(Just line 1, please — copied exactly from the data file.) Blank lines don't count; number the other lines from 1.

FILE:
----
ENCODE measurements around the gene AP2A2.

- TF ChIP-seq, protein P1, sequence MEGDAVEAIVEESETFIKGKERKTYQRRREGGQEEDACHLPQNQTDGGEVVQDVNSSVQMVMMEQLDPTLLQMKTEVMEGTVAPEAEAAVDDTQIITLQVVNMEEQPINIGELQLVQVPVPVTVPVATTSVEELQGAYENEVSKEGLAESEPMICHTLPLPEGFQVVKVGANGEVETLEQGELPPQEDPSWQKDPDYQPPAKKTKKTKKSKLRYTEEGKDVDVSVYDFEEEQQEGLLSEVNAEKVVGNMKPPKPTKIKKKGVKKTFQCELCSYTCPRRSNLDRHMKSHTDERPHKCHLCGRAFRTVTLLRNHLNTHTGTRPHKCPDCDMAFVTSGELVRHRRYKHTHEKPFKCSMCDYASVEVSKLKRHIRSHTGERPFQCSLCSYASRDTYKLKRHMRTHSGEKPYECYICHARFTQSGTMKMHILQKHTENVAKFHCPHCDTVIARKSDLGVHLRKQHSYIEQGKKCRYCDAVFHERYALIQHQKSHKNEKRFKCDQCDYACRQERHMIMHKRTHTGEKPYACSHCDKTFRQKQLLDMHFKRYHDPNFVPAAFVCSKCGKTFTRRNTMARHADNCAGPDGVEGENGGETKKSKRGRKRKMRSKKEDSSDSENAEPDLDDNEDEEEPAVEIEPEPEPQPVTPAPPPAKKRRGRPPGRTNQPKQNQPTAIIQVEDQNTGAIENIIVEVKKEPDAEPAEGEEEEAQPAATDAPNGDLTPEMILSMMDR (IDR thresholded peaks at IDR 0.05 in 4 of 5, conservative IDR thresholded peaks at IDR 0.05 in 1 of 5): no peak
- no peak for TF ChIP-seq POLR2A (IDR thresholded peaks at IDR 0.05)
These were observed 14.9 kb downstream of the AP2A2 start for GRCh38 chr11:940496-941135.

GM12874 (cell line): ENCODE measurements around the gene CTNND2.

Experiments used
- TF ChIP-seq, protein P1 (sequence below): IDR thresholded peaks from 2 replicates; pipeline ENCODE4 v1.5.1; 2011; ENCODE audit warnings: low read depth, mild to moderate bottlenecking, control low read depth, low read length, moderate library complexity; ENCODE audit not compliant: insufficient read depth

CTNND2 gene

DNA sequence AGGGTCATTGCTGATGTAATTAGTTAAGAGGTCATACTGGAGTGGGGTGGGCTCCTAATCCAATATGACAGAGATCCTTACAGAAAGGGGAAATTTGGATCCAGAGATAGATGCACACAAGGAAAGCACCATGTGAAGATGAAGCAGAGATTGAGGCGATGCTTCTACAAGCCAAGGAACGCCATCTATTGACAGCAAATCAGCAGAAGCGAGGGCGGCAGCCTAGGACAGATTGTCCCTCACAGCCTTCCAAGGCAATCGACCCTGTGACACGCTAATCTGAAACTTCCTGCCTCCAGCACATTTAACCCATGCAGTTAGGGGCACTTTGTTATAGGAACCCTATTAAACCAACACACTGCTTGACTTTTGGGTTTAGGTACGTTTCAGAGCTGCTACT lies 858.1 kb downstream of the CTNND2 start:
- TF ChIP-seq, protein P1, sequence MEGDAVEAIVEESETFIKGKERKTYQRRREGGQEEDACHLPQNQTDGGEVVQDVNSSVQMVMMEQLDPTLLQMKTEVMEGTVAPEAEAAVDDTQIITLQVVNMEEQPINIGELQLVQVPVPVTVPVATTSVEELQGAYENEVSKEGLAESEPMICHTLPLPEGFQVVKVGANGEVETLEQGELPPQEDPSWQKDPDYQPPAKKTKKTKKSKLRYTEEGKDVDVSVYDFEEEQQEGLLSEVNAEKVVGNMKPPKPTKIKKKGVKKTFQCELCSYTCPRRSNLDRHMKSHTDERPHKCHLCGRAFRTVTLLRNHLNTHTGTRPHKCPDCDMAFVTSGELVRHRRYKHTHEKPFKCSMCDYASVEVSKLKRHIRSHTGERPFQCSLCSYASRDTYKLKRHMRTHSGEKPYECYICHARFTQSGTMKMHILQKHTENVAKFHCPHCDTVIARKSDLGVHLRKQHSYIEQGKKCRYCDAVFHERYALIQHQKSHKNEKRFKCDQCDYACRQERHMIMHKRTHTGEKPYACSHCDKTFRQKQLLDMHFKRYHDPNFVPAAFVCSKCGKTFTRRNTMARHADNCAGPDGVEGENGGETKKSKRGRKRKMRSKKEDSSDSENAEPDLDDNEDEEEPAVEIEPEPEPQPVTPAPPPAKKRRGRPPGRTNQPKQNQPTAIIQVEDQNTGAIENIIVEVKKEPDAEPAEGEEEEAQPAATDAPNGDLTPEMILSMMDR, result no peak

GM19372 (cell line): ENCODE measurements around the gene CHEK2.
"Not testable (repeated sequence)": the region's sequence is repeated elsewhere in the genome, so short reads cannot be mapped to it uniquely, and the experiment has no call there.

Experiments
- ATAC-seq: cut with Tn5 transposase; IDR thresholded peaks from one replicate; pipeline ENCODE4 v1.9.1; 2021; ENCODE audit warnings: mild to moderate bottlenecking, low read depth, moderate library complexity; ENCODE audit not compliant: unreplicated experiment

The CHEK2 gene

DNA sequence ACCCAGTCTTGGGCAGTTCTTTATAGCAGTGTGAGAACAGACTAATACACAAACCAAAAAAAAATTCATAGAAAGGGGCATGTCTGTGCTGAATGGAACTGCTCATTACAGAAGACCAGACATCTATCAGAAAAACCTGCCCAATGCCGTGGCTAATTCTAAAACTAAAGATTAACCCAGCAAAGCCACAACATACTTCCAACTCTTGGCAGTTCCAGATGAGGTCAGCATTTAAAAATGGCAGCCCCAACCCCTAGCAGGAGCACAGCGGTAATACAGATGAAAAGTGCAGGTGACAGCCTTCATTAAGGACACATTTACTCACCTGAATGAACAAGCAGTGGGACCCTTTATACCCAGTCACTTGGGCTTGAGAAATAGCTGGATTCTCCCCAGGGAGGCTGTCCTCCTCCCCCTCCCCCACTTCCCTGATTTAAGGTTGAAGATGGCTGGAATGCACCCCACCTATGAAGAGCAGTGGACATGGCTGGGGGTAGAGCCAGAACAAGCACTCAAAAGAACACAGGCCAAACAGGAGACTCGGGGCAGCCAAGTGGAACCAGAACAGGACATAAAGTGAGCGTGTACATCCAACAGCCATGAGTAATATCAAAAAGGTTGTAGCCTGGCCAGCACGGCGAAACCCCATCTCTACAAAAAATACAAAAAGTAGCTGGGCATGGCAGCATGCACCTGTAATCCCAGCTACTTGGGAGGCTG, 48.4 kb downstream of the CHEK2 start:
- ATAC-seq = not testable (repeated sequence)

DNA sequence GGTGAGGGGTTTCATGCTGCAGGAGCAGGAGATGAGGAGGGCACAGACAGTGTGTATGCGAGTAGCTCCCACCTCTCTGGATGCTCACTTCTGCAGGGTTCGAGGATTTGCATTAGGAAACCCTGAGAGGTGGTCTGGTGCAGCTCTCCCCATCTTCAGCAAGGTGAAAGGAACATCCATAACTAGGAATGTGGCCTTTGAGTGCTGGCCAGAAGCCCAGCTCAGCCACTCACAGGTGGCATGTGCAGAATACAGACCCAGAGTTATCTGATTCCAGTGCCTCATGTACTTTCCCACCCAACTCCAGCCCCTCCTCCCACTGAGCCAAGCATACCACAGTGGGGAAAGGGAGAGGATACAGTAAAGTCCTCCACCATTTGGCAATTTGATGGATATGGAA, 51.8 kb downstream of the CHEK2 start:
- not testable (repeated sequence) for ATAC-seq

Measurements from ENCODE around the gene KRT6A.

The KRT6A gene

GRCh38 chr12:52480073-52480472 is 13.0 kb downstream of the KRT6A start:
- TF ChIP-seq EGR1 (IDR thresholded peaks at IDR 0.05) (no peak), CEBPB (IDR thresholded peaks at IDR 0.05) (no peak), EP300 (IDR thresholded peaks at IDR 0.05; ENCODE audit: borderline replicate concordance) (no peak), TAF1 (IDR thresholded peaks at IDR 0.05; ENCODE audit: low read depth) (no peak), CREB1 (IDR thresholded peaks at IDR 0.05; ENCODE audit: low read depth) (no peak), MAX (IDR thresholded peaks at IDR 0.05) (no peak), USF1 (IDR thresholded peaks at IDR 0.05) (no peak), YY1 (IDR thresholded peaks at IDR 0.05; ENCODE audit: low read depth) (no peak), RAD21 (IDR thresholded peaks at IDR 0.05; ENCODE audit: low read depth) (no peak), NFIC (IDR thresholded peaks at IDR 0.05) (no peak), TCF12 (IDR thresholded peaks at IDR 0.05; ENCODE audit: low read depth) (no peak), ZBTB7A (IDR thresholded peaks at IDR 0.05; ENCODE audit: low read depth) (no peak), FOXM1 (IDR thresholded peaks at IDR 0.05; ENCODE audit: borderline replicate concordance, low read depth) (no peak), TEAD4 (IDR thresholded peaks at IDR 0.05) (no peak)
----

ENCODE measurements around the gene AP2A2.